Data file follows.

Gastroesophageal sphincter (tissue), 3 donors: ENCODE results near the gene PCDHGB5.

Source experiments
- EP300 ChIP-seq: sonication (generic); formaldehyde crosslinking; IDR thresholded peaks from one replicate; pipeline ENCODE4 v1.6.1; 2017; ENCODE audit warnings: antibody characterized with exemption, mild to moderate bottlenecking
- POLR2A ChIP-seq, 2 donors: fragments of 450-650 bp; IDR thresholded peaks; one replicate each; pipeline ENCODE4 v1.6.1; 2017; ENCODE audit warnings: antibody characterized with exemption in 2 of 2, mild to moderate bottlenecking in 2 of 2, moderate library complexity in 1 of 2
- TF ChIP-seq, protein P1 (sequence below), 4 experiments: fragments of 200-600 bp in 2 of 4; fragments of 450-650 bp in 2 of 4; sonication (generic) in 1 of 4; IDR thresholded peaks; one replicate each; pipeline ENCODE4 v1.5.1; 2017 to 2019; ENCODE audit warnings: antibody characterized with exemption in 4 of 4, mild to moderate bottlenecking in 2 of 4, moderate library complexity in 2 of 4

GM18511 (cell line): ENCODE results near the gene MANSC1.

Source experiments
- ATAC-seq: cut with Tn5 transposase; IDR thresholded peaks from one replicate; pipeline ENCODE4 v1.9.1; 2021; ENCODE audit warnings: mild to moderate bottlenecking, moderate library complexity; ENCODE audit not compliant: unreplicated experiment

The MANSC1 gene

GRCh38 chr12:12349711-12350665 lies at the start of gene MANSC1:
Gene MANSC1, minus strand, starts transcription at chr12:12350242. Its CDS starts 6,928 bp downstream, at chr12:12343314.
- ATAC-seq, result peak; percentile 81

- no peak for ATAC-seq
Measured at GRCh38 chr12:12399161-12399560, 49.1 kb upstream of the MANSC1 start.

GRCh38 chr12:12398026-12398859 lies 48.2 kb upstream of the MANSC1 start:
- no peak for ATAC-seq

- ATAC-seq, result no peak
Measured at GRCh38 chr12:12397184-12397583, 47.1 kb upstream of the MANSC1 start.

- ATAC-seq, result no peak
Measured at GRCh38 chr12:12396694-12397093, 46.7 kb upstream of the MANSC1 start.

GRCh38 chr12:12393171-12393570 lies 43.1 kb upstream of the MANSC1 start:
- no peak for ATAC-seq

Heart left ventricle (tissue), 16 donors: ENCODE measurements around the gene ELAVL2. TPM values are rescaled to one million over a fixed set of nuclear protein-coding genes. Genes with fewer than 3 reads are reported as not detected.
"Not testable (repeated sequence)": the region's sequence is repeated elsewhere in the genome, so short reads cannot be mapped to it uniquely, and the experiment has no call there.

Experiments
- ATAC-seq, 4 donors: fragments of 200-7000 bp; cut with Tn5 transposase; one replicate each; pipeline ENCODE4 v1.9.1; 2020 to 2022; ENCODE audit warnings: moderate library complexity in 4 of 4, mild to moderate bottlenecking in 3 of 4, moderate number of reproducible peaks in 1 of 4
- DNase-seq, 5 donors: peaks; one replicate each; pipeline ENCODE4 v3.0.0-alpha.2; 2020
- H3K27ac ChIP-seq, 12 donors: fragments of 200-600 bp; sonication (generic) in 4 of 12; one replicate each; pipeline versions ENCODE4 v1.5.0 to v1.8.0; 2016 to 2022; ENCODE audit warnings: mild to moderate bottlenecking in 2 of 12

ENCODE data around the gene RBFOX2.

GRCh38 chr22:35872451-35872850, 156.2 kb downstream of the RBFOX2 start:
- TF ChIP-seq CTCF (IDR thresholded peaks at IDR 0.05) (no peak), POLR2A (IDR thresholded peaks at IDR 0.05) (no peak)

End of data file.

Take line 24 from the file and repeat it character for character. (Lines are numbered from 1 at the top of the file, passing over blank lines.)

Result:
"Not testable (repeated sequence)": the region's sequence is repeated elsewhere in the genome, so short reads cannot be mapped to it uniquely, and the experiment has no call there.